2005., 43. évf. 2. szám 193. - 213.o
Npdalok a kazak sztyeppe kt vgrl. 1. rsz abs.
Kazakh Folksongs from the Two Edges of the Steppe
Jnos Sipos

What business does a Hungarian ethnomusicologist have in the Kazakh steppe?
Since the culture of the Hungarians settling in the Carpathian Basin displayed strong Turkic influences, it is quite justified to presume that Hungarian folk music also incorporated significant Turkic effects or layers. Let us remember a beautiful phrase by Bence Szabolcsi: The Hungarians are the outermost branch spreading from the age-old tree of the great Asian musical culture rooted in the souls of a variety of peoples living from China through Central Asia to the Black Sea… (Szabolcsi 1934). It is no wonder that researching the eastern elements in Hungarian folk music has a great tradition. At the very beginning of this process such great names can be encountered as those of Bla Bartk and Zoltn Kodly.
As is known, the Chuvash, Tatar, Bashkir, Kazakh, Turkmen, Azeri and Anatolian Turkish people (listing the great ethnic units from north to south) live in the western part of the immense Turkic language bloc. There have been Hungarian attempts to explore the music of the Turkic peoples living on this vast crescent. In the northern area Lszl Vikr collected a significant material of Chuvash, Tatar and Bashkir tunes. Down in the south, Bla Bartk’s collection in Turkey in 1936, aimed at the comparative exploration of Anatolian folk music, launched the work, joined in 1987-93 by my Anatolian collection.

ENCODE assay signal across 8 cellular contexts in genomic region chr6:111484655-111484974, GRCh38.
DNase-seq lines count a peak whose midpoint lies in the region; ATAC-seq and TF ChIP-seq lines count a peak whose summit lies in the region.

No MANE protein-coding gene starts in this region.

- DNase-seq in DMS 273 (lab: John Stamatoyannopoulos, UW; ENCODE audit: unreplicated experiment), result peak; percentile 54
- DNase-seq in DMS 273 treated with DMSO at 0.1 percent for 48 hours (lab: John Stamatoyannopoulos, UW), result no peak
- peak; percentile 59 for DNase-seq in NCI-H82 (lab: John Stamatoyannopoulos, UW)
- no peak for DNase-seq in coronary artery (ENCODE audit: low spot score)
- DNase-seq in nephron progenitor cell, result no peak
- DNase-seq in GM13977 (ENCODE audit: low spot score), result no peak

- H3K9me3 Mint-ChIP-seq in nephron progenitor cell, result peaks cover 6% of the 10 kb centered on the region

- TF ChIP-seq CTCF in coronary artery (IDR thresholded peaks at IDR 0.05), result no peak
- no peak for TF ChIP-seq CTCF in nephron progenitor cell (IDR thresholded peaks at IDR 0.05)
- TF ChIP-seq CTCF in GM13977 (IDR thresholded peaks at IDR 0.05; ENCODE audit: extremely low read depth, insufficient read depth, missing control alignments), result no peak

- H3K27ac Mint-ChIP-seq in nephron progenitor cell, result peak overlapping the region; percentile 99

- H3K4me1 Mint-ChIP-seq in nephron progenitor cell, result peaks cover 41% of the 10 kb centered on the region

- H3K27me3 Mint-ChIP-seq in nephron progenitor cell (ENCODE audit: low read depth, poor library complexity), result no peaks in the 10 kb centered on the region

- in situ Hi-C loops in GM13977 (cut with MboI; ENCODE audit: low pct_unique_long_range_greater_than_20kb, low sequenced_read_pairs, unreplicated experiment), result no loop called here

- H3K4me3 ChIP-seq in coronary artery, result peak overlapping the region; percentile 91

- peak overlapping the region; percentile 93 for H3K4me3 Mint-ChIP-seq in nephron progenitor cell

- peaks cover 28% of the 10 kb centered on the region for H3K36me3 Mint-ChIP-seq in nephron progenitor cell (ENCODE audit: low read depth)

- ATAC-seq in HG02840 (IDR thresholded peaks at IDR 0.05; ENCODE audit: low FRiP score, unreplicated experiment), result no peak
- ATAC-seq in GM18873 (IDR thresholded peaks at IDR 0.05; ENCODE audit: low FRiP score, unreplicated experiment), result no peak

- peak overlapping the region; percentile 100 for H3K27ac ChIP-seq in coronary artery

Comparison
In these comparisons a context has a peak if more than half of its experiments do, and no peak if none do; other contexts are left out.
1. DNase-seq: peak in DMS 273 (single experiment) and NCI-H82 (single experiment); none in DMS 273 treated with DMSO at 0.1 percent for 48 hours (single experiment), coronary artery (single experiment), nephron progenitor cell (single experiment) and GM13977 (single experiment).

The Kazakh expeditions were part of a this comprehensive project. I have succeeded in conducting several field researches among Kazakhs with support from the British Royal Academy’s Stein-Arnold Fund as well as the Soros Foundation. As a result, I have gained an insight into the music of Mongolian Kazakhs and other Kazakh people who moved to Turkmenistan and then moved back to southwest Kazakhstan in recent decades.
These four studies in the Magyar Zene are to afford a comprehensive glimpse of the folk music of these two Kazakh ethnic groups living some 3000 km apart. Besides presenting the material systematized and proportionately with the characteristics, I also try to give a comparison between the musics of the two groups. Whenever possible, analogies or contacts with the musical styles of other Turkic peoples living elsewhere and with the Hungarians are also pointed out. In the present study I give an account about the antecedents of the Kazakh expeditions, and I begin to make known the south-west Kazakh folk song types.
Finally I drow attention to the fact, that this material will be published in 2001 by the Academian Publishing House under the title: Jnos Sipos, Kazakh Folksongs from the Two End of the Steppe, with a CD-attachement
(http://www.akkrt.hu).
2001., 39. évf. 1. szám 27. - 56.o
Npdalok a kazak sztyeppe kt vgrl. 2. rsz : nyugat-kazak dallamtpusok abs.
Kazakh Folksongs from the Two Edges of the Steppe, 2
Jnos Sipos

These four articles are to serve as comprehensive study on the folk music of two Kazakh ethnic groups, one living on the eastern shore of the Caspian See and the other living some 3000 km apart to the East, in Bayan lgiz, West Mongolia.